The student writer wonders whether Monet's Impressionism is really as devoted to avoiding "ideas" in favor of direct sense impressions as Zola's claims would seem to suggest. This is the start of the essay's third section:. It is evident in this painting that Monet found his Gare Saint-Lazare motif fascinating at the most fundamental level of the play of light as well as the loftiest level of social relevance.
Arrival of a Train explores both extremes of expression. At the fundamental extreme, Monet satisfies the Impressionist objective of capturing the full-spectrum effects of light on a scene. The writer signposts this section in the first sentence, reminding readers of the stakes of the essay itself with the simultaneous references to sense impression "play of light" and intellectual content "social relevance".
The second sentence follows up on this idea, while the third serves as a topic sentence for the paragraph. The paragraph after that starts off with a topic sentence about the "cultural message" of the painting, something that the signposting sentence predicts by not only reminding readers of the essay's stakes but also, and quite clearly, indicating what the section itself will contain. Skip to main content. Main Menu Utility Menu Search.
Topic sentences and signposts deliver an essay's structure and meaning to a reader, so they are useful diagnostic tools to the writer—they let you know if your thesis is arguable—and essential guides to the reader Forms of Topic Sentences Sometimes topic sentences are actually two or even three sentences long.
Topic sentences and signposts deliver an essay's structure and meaning to a reader, so they are useful diagnostic tools to the writer—they let you know if your thesis is arguable—and essential guides to the reader. Forms of Topic Sentences.
Sometimes topic sentences are actually two or even three sentences long. If the first makes a claim, the second might reflect on that claim, explaining it further. Think of these sentences as asking and answering two critical questions: How does the phenomenon you're discussing operate? Why does it operate as it does? There's no set formula for writing a topic sentence. Rather, you should work to vary the form your topic sentences take.
Repeated too often, any method grows wearisome. Here are a few approaches. Complex sentences. Topic sentences at the beginning of a paragraph frequently combine with a transition from the previous paragraph. This might be done by writing a sentence that contains both subordinate and independent clauses, as in the example below.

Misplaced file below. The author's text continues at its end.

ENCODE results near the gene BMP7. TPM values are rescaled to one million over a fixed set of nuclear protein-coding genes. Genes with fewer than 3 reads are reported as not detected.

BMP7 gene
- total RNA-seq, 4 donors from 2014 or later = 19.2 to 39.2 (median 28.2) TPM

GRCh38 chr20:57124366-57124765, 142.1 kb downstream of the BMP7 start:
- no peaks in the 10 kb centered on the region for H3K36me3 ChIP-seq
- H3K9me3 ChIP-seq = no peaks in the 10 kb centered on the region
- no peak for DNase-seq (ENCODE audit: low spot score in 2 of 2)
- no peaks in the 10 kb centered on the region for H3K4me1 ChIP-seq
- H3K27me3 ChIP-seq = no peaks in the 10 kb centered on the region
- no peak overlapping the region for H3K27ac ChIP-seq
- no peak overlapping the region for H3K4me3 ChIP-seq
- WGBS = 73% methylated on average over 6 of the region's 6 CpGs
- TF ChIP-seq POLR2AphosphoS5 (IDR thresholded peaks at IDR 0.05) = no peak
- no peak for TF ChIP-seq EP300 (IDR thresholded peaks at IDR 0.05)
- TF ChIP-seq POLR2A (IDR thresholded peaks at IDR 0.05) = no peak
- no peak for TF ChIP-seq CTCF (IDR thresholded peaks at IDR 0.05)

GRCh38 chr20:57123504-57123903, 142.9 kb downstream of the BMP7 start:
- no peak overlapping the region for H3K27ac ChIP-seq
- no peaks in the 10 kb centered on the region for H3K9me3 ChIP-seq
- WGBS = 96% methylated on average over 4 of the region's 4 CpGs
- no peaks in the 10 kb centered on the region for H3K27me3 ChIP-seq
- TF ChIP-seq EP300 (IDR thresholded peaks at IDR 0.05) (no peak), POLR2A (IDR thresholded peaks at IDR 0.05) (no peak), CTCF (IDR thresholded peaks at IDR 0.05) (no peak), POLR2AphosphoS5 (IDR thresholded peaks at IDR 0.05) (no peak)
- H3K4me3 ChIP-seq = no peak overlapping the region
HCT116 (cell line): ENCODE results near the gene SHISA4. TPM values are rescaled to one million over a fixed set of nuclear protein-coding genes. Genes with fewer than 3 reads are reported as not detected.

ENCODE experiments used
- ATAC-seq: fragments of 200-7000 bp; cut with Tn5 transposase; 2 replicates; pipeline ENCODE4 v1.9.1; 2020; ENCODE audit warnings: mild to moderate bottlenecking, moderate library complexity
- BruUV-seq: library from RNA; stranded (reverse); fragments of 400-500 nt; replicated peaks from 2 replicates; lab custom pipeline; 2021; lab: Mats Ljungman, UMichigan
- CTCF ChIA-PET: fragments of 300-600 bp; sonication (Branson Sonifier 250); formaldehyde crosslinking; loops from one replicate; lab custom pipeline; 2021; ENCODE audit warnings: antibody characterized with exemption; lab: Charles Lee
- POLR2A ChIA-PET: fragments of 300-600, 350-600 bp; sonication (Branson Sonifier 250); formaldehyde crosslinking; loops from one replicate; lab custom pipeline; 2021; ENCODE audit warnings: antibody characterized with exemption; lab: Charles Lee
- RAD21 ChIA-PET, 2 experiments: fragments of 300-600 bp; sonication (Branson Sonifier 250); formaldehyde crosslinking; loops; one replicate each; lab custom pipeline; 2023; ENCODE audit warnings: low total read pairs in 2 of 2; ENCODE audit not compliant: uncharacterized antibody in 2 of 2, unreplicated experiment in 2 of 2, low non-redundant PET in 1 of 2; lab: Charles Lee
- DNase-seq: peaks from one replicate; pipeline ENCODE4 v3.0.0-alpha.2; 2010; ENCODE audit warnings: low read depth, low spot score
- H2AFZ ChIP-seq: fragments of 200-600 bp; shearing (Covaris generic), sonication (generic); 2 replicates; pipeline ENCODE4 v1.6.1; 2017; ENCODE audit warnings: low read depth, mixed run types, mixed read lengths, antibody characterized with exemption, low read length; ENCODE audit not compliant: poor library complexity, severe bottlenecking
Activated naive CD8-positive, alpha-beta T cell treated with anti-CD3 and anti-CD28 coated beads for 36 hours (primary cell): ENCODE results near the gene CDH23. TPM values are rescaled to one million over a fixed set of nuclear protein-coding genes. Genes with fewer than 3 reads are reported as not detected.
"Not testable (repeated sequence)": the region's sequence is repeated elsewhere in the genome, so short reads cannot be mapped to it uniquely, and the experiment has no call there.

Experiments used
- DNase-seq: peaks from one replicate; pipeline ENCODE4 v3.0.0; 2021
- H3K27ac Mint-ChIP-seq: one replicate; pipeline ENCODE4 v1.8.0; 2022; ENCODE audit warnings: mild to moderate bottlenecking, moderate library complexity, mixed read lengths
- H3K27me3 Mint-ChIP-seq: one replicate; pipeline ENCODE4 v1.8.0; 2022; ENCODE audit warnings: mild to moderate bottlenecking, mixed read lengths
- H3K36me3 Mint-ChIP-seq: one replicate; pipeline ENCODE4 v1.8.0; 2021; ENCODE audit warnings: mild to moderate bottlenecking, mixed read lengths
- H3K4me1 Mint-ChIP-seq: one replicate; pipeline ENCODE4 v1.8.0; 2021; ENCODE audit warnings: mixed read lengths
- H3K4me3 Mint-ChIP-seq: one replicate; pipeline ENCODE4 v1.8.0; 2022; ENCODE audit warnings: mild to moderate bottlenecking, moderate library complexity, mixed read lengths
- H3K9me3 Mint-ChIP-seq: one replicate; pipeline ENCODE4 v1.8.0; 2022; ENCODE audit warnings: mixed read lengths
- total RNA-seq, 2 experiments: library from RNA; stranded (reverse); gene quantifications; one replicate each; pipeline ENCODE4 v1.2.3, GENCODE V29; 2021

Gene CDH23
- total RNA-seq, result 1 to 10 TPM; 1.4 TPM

Although Young Woman with a Water Pitcher depicts an unknown, middle-class woman at an ordinary task, the image is more than "realistic"; the painter [Vermeer] has imposed his own order upon it to strengthen it. This sentence employs a useful principle of transitions: always move from old to new information. Questions, sometimes in pairs, also make good topic sentences and signposts. Consider the following: "Does the promise of stability justify this unchanging hierarchy?
Questions are by definition a form of inquiry, and thus demand an answer. Good essays strive for this forward momentum. Bridge sentences. Like questions, "bridge sentences" the term is John Trimble's make an excellent substitute for more formal topic sentences.
Bridge sentences indicate both what came before and what comes next they "bridge" paragraphs without the formal trappings of multiple clauses: "But there is a clue to this puzzle. Topic sentences don't always appear at the beginning of a paragraph.
When they come in the middle, they indicate that the paragraph will change direction, or "pivot. Hymer herself concedes. The pivot always needs a signal, a word like "but," "yet," or "however," or a longer phrase or sentence that indicates an about-face. It often needs more than one sentence to make its point. If you encounter an assignment that fails to provide a frame of reference, you must come up with one on your own. A paper without such a context would have no angle on the material, no focus or frame for the writer to propose a meaningful argument.
Grounds for Comparison. Let's say you're writing a paper on global food distribution, and you've chosen to compare apples and oranges. Why these particular fruits? Why not pears and bananas? The rationale behind your choice, the grounds for comparison , lets your reader know why your choice is deliberate and meaningful, not random.
For instance, in a paper asking how the "discourse of domesticity" has been used in the abortion debate, the grounds for comparison are obvious; the issue has two conflicting sides, pro-choice and pro-life. In a paper comparing the effects of acid rain on two forest sites, your choice of sites is less obvious. A paper focusing on similarly aged forest stands in Maine and the Catskills will be set up differently from one comparing a new forest stand in the White Mountains with an old forest in the same region.